Phishing is very popular with cybercriminals. Phishing is a method whereby cybercriminals digitally defraud users; something that is not often discussed is what digital-scam artists do with the information they obtain. One of the more lucrative digital crimes is fraudulent wire transfers.
What are wire transfers?
A wire transfer, according to MySecurityAwareness.com, is a near real-time bank-to-bank transaction that allows one person to move money from her account directly into someone else's account. "When a wire transfer is made, both account holders are verified, as well as the amount of money in each account," adds the My Security Awareness website.
SEE: SMB security pack: Policies to protect your business (Tech Pro Research)
What is wire-transfer fraud?
Wire-transfer fraud occurs when company employees are deceived by fraudsters to wire money to a bank account controlled by the scam artists. "They (digital fraudsters) use language that might be specific to the person or the company they are targeting and then request a fraudulent wire transfer using dollar amounts that would not be out of the ordinary based on the customer," explains this United Bank security notice. "The cybercriminals use phishing emails and then leverage trusted relationships between individuals who authorize wire transfers and those who send them out."
The security article cautions that wire-transfer fraud is not specific to businesses or organizations that make wire payments; rather, anyone can be a victim of this type of cybercrime and should take every precaution to protect against it.
SEE: Phishing and spearphishing: A cheat sheet for business professionals (TechRepublic)
A lucrative example
Under the right circumstances, phish-only-captured information may be enough to allow digital fraudsters to pretend to be a business contracted by the company under attack. If it's not, attackers will use the scammed information to access company computers and then steal the appropriate sensitive financial data. Once the attackers are familiar with how a company pays bills, who the company pays regularly, and if there are any outstanding balances due, they can forge a fake invoice with new payment instructions, including how to transfer money to the scammers' bank account.
It may seem like a lot of effort to make money, but it is successful enough to get the FBI involved with Operation WireWire. "The operation resulted in the seizure of nearly $2.4 million and the disruption and recovery of approximately $14 million in fraudulent wire transfers," according to this June 2018 FBI press release. "The devastating impacts these cases have on victims and victim companies affect not only the individual businesses but also the global economy. Since the Internet Crime Complaint Center (IC3) began formally keeping track of BEC (Business Email Compromises) and its variant, e-mail account compromise (EAC), there has been a loss of over $3.7 billion reported to the IC3."
The impact of fraudulent wire transfers
Security pundits at Wells Fargo note that wire transfers are an immediate form of payment; once fraudsters have obtained the funds, the wire transfer cannot be reversed. The authors of the United Bank security notice suggest there are other losses besides monetary ones:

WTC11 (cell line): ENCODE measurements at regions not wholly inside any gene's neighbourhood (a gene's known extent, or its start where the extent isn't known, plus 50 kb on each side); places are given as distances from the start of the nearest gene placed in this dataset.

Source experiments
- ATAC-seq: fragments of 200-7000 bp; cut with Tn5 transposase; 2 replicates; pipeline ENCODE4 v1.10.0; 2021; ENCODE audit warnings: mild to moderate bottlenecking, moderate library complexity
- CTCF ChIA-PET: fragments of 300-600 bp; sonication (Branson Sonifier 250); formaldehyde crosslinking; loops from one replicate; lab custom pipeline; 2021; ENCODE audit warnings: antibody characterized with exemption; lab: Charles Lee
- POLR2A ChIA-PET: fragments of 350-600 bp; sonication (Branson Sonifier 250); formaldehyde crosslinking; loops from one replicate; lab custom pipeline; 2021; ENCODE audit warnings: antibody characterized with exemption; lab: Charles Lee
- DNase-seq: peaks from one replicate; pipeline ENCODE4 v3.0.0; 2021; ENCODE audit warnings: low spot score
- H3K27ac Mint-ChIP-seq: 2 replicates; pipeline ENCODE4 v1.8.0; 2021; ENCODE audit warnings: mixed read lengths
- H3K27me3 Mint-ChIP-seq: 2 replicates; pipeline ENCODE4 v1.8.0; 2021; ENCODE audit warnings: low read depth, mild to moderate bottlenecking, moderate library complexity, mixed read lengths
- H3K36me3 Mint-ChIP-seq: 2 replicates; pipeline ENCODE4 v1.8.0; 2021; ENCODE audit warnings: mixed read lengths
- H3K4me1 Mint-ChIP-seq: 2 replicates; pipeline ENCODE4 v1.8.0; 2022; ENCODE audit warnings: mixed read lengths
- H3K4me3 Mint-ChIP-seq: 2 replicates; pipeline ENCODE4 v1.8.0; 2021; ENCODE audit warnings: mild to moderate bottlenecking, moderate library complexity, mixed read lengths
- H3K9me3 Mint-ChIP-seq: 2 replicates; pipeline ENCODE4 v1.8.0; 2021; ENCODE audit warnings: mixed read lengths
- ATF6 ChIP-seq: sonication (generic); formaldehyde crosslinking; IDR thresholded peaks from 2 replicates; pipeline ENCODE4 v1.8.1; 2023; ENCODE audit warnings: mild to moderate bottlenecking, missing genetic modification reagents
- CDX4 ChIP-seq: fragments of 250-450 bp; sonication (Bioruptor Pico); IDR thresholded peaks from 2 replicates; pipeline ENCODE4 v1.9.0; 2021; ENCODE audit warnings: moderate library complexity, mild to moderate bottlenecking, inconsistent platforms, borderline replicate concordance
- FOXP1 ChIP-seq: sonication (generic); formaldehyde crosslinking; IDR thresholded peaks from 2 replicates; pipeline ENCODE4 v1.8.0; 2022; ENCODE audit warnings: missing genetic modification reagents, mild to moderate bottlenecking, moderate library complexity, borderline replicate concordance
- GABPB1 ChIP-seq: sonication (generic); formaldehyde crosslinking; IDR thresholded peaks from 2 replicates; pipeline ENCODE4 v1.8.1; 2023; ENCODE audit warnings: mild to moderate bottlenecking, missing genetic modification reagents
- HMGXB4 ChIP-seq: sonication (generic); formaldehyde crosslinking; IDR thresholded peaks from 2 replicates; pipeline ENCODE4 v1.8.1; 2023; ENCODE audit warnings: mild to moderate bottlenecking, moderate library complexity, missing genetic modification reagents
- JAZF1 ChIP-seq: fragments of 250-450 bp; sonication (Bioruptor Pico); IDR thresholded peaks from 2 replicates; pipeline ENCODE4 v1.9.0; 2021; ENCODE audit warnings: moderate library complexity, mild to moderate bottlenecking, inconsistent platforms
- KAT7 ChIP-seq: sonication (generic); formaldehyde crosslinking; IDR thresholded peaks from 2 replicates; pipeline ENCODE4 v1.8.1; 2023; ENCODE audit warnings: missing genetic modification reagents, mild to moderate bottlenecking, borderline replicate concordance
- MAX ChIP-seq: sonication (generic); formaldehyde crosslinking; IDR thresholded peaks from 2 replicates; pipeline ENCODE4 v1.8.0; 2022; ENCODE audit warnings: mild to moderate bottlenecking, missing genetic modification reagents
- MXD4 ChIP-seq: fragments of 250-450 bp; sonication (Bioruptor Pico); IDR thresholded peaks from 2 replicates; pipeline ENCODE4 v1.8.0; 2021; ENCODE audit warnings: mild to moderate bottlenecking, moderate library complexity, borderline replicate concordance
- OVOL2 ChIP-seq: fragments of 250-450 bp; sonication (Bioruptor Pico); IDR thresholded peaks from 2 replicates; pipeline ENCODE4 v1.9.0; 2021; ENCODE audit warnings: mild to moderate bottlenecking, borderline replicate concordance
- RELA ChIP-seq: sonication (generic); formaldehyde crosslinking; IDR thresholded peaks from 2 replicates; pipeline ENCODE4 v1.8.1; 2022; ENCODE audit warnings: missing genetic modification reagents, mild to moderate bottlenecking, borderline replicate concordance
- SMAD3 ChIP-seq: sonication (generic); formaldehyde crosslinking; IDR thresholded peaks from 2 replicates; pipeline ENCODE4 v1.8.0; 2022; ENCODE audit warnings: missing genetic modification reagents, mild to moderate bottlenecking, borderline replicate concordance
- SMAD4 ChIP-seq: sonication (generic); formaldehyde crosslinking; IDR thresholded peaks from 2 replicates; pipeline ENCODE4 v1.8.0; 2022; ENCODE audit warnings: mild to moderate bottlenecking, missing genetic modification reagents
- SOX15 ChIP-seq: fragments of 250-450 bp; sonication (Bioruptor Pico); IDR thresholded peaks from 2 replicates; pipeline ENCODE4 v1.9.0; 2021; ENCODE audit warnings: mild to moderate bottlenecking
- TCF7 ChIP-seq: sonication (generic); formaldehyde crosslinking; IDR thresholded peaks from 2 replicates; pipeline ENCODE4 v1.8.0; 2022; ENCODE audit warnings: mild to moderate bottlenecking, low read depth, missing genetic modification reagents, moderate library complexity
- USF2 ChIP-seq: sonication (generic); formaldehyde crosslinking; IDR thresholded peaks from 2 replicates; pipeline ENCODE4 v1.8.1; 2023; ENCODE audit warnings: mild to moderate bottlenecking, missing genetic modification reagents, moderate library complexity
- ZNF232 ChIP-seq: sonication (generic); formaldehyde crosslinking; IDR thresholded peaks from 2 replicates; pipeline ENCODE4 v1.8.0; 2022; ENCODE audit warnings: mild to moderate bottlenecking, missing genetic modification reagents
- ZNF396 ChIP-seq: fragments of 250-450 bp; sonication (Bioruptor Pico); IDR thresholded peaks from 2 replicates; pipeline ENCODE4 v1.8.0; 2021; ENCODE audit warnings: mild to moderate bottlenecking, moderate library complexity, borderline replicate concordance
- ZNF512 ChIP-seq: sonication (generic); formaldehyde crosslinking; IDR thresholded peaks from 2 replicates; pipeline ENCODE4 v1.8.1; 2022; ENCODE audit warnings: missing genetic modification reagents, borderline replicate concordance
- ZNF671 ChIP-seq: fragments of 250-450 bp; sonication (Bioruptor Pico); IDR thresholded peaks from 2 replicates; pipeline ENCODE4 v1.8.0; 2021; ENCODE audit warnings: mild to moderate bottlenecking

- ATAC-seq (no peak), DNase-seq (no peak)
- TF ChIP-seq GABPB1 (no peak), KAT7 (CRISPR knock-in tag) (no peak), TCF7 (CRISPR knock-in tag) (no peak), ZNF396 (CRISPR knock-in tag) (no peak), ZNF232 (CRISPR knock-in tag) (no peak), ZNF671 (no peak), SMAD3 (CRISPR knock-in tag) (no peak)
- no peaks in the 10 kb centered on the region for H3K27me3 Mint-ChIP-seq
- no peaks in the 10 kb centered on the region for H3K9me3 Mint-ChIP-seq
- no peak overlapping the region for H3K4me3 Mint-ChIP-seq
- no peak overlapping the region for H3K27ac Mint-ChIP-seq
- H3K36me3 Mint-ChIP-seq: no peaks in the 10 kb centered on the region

- The potential for damage to a company's reputation; and
- The employee time required to repair damage and inform authorities about the fraudulent activity.
Tips on how to prevent wire-transfer fraud
The authors of the United Bank security notice offer the following tips that company personnel should follow to protect themselves and their employer from becoming victims of fraudulent wire requests:
- Confirm email requests from a known party by phone or in-person in case their email has been hacked;
- Be wary of e-mail-only wire transfer requests and requests involving urgency;
- Monitor company bank accounts on a daily basis;
- Immediately contact the involved banking institution and local police if there is any suspicion of wire-transfer fraud; and
- Check the information included on a wire transfer—one typo could send the money to the wrong person or business.
Next are tips specific to businesses:
- Make sure company policies and procedures regarding wire transfers and other banking activity are understood and practiced by employees;
- Establish an employee-awareness program;
- Businesses should establish procedures for incoming and outgoing payments;
- If possible, require a second authenticator within your business for all wire transfer requests;
- Make sure your employees know when a scam happens, how it was perpetrated, and motivate them to remain vigilant; and
- Businesses should invest in a detailed review of its IT infrastructure and security that is reflective to the size of their respective business.
SEE: Security awareness and training policy (Tech Pro Research)
It is important enough to reiterate that wire transfers are an immediate form of payment; once a scammer has obtained the wired funds, the transfer cannot be reversed, even if the check is fraudulent.
If illegal activity is suspected, besides local law enforcement agencies and banking institutions, report the matter to the Federal Trade Commission at the FTC Complaint Assistant or 1-877-FTC-HELP.
- Phishing alert: North Korea's hacking attacks shows your email is still the weakest link (ZDNet)
- FBI announces arrest of 74 email fraudsters (ZDNet)
- The biggest phishing attacks of 2018 and how companies can prevent it in 2019 (TechRepublic)
- The top 11 phishing email subject lines SMBs should look out for (TechRepublic)
- How sophisticated phishing grants attackers total control of your computer (TechRepublic)
- Phishing attacks hit financial services, tech companies hardest: How to stay safe (TechRepublic)
- IT email templates: Security alerts (Tech Pro Research)
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